*WARNING: THERE MAY BE SPOILERS INCLUDED*
The conspiracy: The briefcase contains Marcellus Wallace’s soul. The beginning of the movie is Vincent (John Travolta) and Jules (Samuel L. Jackson) retrieving the soul for their boss.
The evidence: The briefcase has a combination of 666 and, because the hitmen were supposedly doing god’s work, he intervened and the bullets that should have killed them, mysteriously all missed. Some bullets appearing to pass right through them.
The conspiracy: All Pixar movies actually exist in the same universe and are directly connected to one another.
The Evidence: The superhuman powers in The Incredibles are an extension of the magic of Brave, the cars in the Cars movies populate the abandoned Earth from Wall-E, also inhabited by the monsters of Monsters Inc. whose doors to the human world are actually time portals.
For more on this one visit pixartheory.com
The Conspiracy: Throughout the movie when we see Cobb’s (Leonardo Dicaprio) spinning top, we aren’t actually seeing his totem. His real totem is his wedding ring.
The Evidence: This evidence is more of a grasp at interpreting the ending than anything. Cobb always take the ring off in the real world, but is always seen wearing it in the dream world. At the end of the movie he has no ring on. Interpret this one how you wish.
The Conspiracy: The secret ingredient that makes Willy Wonka’s chocolate so good is actually children.
The Evidence: None of the children are seen again at the end of the movie. They could be back out in the real world living their lives or… The tube that sucks up Augustus Gloop is far bigger than it needs to be to syphon chocolate. Violet becomes a blueberry, a sweet ingredient. Mike TV is shrunk down literally to “bite size”.
Further evidence lies in the book (Spoiler if you plan to read). There is a sixth golden ticket in the book which goes to Miranda Piker. She meets her end when her and her father fall down a chute into a powder-grinder. Afterwards, the mother actually accuses Wonka of intentionally killing them, to which Wonka replies, “Of course. That’s part of the recipe.”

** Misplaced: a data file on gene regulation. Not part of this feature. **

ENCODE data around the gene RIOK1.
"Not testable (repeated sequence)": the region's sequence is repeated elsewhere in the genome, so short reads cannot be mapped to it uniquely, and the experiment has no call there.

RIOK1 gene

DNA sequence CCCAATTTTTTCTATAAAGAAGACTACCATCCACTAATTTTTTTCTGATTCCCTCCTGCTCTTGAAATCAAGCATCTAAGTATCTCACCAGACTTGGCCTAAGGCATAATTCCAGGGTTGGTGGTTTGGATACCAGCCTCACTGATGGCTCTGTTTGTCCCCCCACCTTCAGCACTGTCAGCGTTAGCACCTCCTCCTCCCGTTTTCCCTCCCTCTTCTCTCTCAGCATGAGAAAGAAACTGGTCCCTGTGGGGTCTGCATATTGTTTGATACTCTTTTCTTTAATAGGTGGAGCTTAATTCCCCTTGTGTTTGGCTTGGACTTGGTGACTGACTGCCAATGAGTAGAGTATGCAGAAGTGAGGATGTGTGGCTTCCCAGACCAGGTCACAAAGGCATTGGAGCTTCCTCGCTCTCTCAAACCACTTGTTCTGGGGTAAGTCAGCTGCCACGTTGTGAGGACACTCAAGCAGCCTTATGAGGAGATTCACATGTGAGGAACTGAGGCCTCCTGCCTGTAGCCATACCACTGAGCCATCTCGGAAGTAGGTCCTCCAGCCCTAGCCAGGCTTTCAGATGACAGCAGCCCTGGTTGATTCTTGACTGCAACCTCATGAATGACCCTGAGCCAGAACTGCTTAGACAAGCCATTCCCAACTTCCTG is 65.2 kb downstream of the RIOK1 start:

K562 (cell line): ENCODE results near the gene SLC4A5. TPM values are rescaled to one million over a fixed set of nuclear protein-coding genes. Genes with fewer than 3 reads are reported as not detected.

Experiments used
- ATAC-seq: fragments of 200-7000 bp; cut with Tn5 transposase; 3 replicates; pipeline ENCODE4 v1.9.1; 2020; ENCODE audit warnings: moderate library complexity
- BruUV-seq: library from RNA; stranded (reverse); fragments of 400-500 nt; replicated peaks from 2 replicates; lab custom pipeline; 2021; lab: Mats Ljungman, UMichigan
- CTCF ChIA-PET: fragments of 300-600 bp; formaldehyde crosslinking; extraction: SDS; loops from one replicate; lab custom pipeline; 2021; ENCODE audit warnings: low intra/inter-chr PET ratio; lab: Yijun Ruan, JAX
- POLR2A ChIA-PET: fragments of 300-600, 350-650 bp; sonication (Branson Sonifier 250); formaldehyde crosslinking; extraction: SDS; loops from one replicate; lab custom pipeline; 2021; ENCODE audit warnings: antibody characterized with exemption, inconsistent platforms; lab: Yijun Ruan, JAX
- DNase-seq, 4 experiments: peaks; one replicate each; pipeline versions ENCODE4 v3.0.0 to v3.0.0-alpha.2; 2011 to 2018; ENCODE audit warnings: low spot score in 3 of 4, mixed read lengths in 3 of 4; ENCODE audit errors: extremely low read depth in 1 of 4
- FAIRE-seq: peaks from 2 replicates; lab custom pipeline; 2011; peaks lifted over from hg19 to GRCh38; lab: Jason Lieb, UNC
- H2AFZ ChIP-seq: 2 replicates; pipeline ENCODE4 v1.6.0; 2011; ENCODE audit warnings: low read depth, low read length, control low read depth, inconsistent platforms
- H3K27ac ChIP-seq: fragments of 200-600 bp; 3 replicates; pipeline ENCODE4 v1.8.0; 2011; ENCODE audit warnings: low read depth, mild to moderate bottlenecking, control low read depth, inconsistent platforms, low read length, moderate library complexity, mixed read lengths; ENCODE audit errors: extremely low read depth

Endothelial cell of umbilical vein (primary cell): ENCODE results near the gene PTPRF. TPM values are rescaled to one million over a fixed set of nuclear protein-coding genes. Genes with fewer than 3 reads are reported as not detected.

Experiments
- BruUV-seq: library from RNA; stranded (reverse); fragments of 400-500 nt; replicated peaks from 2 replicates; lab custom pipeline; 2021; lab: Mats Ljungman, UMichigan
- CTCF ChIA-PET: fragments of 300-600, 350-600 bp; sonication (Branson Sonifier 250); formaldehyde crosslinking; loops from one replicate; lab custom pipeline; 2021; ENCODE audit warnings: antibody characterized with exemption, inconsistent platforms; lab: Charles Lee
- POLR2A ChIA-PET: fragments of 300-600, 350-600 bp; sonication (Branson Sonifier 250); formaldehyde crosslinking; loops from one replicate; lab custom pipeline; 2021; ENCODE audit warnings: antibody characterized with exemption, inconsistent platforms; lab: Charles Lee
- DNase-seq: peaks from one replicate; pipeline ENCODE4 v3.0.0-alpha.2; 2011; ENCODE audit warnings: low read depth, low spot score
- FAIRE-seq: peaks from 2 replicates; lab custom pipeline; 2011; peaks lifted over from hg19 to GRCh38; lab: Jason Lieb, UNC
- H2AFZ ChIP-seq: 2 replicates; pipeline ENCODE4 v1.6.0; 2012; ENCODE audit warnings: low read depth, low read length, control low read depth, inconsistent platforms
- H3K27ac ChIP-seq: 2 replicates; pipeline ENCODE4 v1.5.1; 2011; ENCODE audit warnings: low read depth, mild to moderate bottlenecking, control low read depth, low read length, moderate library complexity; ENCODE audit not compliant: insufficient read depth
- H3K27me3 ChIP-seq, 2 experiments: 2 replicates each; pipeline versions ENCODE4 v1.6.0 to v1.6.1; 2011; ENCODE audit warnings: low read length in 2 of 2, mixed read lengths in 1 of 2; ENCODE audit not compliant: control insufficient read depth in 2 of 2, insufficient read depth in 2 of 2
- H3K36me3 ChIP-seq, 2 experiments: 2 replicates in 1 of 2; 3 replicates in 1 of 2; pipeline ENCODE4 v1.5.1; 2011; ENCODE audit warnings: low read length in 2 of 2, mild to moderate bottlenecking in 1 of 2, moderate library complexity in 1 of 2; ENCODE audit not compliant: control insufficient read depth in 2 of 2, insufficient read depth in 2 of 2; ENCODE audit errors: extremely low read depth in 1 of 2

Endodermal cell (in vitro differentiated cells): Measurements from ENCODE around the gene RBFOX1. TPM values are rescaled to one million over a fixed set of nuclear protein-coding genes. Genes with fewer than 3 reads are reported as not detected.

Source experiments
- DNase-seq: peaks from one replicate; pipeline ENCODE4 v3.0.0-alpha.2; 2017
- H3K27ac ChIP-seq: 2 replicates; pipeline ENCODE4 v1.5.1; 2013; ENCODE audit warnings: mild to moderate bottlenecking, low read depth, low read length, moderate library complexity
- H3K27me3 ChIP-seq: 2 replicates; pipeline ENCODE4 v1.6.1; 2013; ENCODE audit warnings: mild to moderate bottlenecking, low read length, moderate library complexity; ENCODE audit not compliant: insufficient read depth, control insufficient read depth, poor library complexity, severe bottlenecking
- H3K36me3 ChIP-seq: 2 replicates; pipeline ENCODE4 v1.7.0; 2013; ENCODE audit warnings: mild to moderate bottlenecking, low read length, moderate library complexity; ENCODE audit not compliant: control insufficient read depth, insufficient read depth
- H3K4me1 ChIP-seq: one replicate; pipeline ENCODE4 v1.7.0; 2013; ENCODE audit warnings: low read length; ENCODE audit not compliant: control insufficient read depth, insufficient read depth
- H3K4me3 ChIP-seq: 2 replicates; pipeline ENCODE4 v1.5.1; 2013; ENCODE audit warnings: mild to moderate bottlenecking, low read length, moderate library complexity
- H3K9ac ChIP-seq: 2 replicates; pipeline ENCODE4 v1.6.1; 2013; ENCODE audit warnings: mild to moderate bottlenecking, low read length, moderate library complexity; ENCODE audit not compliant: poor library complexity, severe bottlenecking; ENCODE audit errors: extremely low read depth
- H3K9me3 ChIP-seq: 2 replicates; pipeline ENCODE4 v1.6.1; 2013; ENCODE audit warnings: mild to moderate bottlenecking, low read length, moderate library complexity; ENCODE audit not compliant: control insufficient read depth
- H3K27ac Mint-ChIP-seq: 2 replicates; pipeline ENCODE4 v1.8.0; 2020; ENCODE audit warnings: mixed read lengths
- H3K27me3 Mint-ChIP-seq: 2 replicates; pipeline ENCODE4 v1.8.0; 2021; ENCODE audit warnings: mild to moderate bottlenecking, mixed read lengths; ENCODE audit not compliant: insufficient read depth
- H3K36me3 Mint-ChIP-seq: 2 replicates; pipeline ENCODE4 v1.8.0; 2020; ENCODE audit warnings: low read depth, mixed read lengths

The Theory: Drag Me To Hell is actually the hallucinations of a girl struggling with bulimia.
The Evidence: First, you never see the main character eat anything. Second, nearly every perverse, terrifying and grotesque thing that happens to her, seems to relate somehow to the digestive process – including the delightful scene where a corpse vomits in her mouth.
Conspiracy: The night the Libyans attack Marty and Doc Brown, Doc is actually suicidal.
Evidence: Doc is suicidal because the Libyans are after him, his best friend is a teenager and he’s mostly a complete failure as an inventor. He steers the Delorean directly at himself and Marty, unnecessarily. He even keeps Marty from running while he steers the time machine for them.
The Conspiracy: Ferris Bueller is a figment of Cameron’s imagination.
The Evidence: Though this theory may actually make the most sense, the evidence is the sparsest. Essentially, the evidence rests on Bueller exhibiting every quality that Cameron is lacking, essentially being the perfect version of Cameron (according to Cameron). Cameron himself is a depressed, introverted loser. It also becomes apparent that although Ferris makes all these outlandish claims, lies and actions, Cameron somehow winds up dealing with all of the consequences. Very Fight Club-esque if you think about it.
Conspiracy: Aladdin actually takes place in the future.
Evidence: When the genie leaves the lamp, he tells Aladdin his clothes are “so third century.” However, if the genie has been locked inside the lamp for 10,000 years, he would have no recollection of what the third century would have been like. Further evidence is Genie performing impersonations of famous celebrities such as Groucho Marx and Jack Nicholson, who wouldn’t even have existed yet.
The Conspiracy: James Bond is not one particular agent, but a code name given to each agent as the previous retires.
The evidence: Though unintentional and not relevant to the books, this actually makes perfect sense in the movie universe. Bond remains an untouched 30-something while everyone around him has aged mercilessly. Further evidence lies in the fact that the titles “M” and “Q” are also passed down from agent to agent. I wonder what Ian Flemming would think.
The Conspiracy: Tom Cruise’s character actually imagines the majority of the events of the movie while being held in captivity.
The Evidence: Cruise’s character is actually locked away, for what we perceive is a short time, in the iJail where prisoners brains, “remain free to dream.” Could it be he never left the iJail? The ending, which sees the psychics living out their lives in some perfectly idealistic cabin that looks completely out of place, lends a lot of support to this one.